D.C. Central Kitchen: An Act of Elevation

Tuesday, April 26, 2016 - 5:14 pm EDT
Carl Little

I have attended a lot of conferences over the years and have always felt driven to go to as many sessions as possible, to gather information and knowledge to bring back to my colleagues at the Maine Community Foundation. This time around was no different: I set out to get the latest on National Standards, to explore issues related to endowed philanthropy, to learn how community foundations and United Ways can do more together.

I always looked at the special off-site sessions as a kind of luxury—who could afford to take an afternoon to head off, guilt-free, on a road trip? I decided I could, and I came up with a rationale: Our community foundation was starting to develop a stronger focus on basic needs, so visiting the D.C. Central Kitchen would help educate me as to the work being done to address hunger.

After being guided onto a bus by the dynamic Eliana Briceno, about 20 of us headed down Connecticut Avenue for the kitchen. I took in the sights, which included a young woman standing in the median at one intersection with a cardboard sign: “Homeless not Hopeless—Broke but not Broken”—foreshadowing, I thought, of the visit ahead.

The group was met at the kitchen by Mike Curtin, CEO, who gave a little history, referencing the kitchen’s founder “crazy Robert,” aka Robert Eggers (who wrote about the organization in his book Begging for Change). He described the “righteous circle” the nonprofit supports: building workforce through a cooking school, getting “returning citizens” back on their feet, rescuing food. “Elevate” was the operational word and “moving the ball forward” was his mantra.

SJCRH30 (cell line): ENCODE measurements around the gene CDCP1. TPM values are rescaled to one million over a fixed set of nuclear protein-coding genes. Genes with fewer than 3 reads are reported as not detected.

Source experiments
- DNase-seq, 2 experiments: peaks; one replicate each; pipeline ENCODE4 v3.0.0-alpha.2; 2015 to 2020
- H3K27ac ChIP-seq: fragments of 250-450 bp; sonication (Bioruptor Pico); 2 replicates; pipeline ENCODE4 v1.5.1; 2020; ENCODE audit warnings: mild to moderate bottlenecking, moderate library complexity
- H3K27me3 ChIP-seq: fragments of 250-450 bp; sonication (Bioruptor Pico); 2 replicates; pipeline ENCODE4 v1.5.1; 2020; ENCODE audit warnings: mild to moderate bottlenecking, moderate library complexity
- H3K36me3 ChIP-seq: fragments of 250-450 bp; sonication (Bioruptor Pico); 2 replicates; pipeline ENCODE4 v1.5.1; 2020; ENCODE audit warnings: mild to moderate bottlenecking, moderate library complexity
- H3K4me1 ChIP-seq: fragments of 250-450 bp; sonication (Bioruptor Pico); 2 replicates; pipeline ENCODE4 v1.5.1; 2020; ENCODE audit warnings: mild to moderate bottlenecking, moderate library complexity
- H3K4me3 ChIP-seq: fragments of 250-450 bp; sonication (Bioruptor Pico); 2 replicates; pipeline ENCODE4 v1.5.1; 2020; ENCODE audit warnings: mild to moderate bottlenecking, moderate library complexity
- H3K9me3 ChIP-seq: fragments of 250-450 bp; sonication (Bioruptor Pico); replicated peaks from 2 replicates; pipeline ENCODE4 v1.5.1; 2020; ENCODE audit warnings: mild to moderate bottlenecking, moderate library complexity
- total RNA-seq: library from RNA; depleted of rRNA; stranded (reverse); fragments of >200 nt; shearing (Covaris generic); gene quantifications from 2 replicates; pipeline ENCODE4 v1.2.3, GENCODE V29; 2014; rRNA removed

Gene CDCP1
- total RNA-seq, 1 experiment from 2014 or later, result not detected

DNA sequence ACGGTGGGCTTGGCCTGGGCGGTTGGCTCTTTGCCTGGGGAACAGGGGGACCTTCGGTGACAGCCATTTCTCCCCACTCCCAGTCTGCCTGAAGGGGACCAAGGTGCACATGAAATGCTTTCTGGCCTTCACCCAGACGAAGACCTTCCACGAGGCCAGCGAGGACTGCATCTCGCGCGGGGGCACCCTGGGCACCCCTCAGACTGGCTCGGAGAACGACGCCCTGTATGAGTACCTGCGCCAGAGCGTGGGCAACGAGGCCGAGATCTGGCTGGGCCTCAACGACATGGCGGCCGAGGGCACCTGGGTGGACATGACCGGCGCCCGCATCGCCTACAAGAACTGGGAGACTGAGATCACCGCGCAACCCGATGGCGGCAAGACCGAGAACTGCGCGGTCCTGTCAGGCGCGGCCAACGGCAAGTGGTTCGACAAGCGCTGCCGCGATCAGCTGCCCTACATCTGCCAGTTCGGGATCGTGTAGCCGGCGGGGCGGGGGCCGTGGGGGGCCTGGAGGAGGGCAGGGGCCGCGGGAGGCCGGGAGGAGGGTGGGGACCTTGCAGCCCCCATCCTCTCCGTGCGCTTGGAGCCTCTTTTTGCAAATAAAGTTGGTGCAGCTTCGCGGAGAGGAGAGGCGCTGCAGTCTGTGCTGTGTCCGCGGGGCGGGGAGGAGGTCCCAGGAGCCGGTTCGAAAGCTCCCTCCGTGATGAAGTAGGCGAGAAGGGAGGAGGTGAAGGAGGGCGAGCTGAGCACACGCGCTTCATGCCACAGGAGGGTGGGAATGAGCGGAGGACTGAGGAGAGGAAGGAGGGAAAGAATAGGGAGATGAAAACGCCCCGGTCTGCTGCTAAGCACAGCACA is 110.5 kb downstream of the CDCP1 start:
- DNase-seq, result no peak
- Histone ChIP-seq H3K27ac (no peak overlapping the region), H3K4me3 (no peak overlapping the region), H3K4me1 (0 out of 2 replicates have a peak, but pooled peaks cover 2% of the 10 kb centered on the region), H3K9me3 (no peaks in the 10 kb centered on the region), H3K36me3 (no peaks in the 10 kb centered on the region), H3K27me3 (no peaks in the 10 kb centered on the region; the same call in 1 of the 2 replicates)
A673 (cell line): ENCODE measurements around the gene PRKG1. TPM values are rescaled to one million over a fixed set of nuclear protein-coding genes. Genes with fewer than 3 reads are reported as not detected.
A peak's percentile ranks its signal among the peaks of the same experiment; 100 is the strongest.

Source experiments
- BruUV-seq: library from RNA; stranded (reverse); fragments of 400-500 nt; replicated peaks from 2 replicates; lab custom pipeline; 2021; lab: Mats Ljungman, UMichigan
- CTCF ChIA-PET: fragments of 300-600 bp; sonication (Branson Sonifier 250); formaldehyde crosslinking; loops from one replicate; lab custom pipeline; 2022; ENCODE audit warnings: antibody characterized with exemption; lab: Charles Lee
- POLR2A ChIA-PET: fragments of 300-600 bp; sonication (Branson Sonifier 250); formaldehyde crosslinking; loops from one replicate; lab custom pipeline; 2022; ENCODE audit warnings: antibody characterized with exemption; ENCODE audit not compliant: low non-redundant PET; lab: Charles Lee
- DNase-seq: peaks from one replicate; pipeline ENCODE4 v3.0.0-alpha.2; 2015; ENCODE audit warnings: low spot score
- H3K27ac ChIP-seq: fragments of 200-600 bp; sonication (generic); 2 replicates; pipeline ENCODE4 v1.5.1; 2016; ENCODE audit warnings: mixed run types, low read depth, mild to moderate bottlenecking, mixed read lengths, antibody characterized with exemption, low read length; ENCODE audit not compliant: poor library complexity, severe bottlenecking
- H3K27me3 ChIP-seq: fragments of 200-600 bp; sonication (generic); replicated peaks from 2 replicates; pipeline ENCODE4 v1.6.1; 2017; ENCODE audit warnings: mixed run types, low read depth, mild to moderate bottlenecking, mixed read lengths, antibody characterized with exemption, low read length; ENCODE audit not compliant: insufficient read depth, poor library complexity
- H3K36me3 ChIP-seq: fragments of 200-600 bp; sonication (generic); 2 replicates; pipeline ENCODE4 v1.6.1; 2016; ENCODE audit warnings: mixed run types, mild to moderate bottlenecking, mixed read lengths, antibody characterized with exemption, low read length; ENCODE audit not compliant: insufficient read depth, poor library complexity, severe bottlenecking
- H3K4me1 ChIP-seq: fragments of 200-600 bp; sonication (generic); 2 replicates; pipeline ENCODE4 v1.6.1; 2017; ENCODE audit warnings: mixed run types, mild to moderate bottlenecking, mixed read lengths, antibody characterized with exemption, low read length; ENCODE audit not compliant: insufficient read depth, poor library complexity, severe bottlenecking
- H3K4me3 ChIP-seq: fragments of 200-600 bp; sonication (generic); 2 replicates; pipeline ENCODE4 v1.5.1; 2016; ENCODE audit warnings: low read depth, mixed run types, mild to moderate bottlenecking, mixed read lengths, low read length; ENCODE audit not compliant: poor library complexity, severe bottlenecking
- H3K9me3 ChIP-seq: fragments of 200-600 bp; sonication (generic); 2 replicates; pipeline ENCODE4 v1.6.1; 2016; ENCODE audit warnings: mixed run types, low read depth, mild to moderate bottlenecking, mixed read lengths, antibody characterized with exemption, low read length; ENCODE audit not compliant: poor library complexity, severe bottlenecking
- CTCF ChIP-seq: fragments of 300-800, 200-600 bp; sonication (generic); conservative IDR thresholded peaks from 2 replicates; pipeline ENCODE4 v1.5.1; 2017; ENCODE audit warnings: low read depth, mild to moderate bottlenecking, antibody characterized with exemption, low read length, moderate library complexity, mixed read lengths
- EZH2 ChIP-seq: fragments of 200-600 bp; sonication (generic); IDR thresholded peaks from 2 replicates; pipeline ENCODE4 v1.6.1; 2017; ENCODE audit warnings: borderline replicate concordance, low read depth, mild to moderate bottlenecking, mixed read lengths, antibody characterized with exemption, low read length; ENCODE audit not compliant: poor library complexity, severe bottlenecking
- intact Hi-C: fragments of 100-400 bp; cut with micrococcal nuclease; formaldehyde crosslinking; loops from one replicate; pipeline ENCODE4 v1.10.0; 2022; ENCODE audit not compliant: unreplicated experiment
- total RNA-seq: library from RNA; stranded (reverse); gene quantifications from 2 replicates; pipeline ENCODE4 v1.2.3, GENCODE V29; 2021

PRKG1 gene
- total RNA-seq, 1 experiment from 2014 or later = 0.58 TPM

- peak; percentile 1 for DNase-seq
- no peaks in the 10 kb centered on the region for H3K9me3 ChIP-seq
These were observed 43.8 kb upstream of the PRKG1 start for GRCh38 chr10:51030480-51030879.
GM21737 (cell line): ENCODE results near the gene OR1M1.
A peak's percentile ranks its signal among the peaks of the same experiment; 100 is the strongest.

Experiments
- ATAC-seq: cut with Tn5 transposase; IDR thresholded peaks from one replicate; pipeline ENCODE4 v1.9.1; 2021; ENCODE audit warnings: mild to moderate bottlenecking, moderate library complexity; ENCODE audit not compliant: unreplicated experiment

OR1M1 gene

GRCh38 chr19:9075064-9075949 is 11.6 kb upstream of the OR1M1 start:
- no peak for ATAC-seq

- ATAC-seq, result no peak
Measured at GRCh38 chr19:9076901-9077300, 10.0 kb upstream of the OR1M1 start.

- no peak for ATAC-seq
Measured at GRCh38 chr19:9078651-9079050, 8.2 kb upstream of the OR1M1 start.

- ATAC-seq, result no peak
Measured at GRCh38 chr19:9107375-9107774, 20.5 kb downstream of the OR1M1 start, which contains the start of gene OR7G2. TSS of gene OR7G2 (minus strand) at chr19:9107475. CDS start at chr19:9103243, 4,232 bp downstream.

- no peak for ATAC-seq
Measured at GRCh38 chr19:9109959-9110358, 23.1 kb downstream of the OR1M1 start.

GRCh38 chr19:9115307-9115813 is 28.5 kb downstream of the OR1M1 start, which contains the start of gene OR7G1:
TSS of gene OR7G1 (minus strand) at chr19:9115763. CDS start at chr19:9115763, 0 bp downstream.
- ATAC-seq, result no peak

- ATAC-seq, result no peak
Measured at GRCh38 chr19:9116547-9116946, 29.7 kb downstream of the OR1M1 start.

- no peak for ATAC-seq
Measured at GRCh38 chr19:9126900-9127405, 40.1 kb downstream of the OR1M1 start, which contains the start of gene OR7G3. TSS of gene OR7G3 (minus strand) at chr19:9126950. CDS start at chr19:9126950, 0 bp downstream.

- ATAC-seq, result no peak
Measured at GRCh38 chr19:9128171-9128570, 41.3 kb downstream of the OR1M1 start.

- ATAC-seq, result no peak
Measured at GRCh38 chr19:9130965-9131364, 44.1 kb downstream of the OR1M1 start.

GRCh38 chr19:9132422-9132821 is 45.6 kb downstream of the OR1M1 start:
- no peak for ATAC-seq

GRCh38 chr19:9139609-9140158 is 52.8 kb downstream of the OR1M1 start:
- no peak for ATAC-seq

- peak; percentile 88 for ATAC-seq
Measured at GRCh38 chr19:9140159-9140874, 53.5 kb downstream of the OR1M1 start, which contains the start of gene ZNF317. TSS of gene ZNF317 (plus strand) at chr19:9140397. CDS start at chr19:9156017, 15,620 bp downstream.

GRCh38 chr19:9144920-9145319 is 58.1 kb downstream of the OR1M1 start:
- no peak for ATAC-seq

Curtin turned over the presentation to Jessica Towers, volunteer coordinator at the kitchen, who shared her traumatic life story, which included multiple felony convictions, addiction, abuse—you name it, she had been through it. Her story of perseverance and redemption, with the help of the staff at the kitchen, was inspiring.

The kitchen itself is a busy place: vegetable chopping, cooks in training, baking, etc. Its original motto was posted on the wall: “As you would cook for your family.” The staff seemed like a family—a well-oiled unit of individuals all bent on making food.

After a tour of the kitchen, we headed to the nearby Hyatt to hear from a panel of five leaders in work force development in the greater D.C. area. Moderated by Bruce McNamer, president and CEO of the Community Foundation for the National Capitol Region, these committed individuals walked us through their work—the successes, the challenges, the obstacles. We learned about the suburbanization of poverty, green collar jobs, career pathways, and the remarkable array of innovative programs and strategies set up to support an essentially unstable population.

As they spoke I noted a mix of hope and pride, despair and dark humor. It seems to me such expressions have been recurring sentiments during the entire conference: identity, purpose and place approached from multiple perspectives.

Needless to say, I vowed to attend more of these sessions in the future, for nothing enlightens – and elevates – like the honesty of these encounters.

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